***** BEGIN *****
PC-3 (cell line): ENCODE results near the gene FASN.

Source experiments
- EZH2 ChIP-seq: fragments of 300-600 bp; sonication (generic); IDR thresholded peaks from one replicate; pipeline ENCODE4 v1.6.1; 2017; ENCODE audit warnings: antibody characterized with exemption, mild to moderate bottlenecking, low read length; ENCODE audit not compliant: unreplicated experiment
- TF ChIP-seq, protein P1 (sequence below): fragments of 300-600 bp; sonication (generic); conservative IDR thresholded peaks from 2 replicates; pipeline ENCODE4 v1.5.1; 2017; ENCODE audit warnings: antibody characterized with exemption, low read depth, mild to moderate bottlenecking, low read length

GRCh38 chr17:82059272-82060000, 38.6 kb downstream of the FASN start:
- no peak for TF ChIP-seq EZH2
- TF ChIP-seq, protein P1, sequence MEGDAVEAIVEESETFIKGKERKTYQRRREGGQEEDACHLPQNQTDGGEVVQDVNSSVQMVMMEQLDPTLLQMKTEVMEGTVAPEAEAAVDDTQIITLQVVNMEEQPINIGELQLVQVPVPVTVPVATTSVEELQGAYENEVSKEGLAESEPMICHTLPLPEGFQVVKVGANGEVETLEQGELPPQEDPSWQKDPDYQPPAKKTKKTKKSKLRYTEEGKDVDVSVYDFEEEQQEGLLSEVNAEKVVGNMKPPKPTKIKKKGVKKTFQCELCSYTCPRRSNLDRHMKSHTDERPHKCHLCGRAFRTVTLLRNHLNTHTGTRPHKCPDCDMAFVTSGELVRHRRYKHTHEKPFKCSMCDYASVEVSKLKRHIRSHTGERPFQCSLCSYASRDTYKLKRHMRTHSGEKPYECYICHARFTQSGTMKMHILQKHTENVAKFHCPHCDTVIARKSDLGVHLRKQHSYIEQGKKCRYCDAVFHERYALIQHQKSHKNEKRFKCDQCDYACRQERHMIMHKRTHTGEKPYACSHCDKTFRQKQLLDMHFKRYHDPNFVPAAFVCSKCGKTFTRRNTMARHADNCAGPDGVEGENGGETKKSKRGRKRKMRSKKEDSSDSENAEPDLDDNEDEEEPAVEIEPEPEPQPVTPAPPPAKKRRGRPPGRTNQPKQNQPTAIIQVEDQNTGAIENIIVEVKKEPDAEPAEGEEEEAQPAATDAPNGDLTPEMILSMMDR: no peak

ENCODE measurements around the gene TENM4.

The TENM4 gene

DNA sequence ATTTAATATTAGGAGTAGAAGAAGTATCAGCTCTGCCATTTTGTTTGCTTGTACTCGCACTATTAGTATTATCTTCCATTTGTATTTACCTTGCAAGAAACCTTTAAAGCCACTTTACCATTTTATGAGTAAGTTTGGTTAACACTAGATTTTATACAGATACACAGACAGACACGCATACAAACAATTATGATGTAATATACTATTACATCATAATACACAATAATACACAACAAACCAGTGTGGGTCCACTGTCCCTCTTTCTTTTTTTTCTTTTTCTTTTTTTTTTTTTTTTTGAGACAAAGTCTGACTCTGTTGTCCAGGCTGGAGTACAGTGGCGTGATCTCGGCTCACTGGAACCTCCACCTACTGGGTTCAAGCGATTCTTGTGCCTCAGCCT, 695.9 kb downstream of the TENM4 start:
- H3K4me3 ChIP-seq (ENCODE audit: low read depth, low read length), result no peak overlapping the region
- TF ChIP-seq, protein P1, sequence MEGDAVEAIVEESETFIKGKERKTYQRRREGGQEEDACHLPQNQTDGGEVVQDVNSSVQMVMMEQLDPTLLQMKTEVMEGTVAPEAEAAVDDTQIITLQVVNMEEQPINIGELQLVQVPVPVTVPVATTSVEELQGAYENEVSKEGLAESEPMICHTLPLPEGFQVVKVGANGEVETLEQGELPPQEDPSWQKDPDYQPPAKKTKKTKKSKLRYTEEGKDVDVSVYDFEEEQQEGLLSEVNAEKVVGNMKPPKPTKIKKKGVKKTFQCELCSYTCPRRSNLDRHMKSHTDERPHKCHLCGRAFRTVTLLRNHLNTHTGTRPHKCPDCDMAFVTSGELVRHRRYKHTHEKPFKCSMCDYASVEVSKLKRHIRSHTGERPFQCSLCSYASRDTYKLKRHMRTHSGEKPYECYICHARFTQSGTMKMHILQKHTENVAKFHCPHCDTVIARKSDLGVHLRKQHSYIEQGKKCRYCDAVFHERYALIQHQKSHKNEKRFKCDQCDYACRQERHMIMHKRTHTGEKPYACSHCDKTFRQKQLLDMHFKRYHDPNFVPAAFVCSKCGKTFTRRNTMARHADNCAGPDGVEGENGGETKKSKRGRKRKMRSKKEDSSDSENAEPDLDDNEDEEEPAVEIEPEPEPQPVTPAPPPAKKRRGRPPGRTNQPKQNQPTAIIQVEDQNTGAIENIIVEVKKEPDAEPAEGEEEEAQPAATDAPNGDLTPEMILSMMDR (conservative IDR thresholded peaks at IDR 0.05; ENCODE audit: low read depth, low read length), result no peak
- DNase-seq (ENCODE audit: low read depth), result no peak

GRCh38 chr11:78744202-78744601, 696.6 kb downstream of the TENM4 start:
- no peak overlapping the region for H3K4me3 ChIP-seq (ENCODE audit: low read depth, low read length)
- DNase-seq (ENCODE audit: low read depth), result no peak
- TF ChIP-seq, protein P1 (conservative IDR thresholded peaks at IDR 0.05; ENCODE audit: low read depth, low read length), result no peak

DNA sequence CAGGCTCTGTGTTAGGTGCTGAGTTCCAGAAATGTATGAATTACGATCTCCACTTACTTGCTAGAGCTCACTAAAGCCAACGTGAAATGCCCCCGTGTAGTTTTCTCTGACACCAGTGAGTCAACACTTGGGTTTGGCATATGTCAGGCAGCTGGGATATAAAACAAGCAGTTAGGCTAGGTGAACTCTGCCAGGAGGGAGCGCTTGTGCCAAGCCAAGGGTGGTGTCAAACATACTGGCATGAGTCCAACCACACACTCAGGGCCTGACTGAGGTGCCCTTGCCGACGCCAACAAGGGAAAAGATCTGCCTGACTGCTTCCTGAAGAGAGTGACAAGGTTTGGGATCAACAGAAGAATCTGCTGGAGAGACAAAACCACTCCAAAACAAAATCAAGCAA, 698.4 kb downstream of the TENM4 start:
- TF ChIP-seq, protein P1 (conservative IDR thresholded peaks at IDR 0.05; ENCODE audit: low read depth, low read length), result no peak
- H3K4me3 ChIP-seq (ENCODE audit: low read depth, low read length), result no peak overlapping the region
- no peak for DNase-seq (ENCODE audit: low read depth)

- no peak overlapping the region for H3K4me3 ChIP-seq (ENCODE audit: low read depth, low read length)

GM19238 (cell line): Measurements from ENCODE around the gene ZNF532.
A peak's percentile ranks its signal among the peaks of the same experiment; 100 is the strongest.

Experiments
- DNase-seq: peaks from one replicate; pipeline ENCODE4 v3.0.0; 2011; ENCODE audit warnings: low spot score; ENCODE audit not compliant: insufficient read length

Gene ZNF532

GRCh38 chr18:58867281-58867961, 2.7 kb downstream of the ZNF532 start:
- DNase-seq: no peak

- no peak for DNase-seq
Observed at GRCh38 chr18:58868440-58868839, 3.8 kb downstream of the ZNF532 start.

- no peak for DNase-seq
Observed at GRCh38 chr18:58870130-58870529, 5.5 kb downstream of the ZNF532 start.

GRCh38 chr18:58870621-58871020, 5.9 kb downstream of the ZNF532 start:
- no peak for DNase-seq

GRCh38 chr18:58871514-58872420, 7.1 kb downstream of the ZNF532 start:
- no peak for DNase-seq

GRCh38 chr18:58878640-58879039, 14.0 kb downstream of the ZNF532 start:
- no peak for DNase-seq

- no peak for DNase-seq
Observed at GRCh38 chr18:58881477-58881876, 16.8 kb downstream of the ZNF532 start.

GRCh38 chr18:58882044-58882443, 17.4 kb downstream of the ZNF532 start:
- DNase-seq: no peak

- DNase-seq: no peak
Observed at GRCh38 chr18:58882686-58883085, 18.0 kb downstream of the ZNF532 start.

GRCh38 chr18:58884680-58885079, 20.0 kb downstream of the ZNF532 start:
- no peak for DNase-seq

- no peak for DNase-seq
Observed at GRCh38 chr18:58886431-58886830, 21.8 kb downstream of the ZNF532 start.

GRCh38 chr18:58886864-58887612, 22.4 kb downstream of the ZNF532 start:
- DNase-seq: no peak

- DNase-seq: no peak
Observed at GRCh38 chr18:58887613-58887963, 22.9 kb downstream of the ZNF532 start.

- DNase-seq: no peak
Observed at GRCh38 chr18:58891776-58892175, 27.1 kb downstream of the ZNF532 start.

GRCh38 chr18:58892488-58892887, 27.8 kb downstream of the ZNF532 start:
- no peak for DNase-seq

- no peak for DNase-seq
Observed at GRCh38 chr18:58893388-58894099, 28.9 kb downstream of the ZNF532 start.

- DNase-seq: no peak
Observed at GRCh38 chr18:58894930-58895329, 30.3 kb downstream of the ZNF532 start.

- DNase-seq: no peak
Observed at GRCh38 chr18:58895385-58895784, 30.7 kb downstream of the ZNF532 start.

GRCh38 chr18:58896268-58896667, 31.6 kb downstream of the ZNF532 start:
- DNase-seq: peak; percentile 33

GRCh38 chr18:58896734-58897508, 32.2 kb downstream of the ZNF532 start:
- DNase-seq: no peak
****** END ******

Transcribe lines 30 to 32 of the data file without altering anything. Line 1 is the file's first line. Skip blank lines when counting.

- no peak for DNase-seq
Observed at GRCh38 chr18:58868440-58868839, 3.8 kb downstream of the ZNF532 start.

- no peak for DNase-seq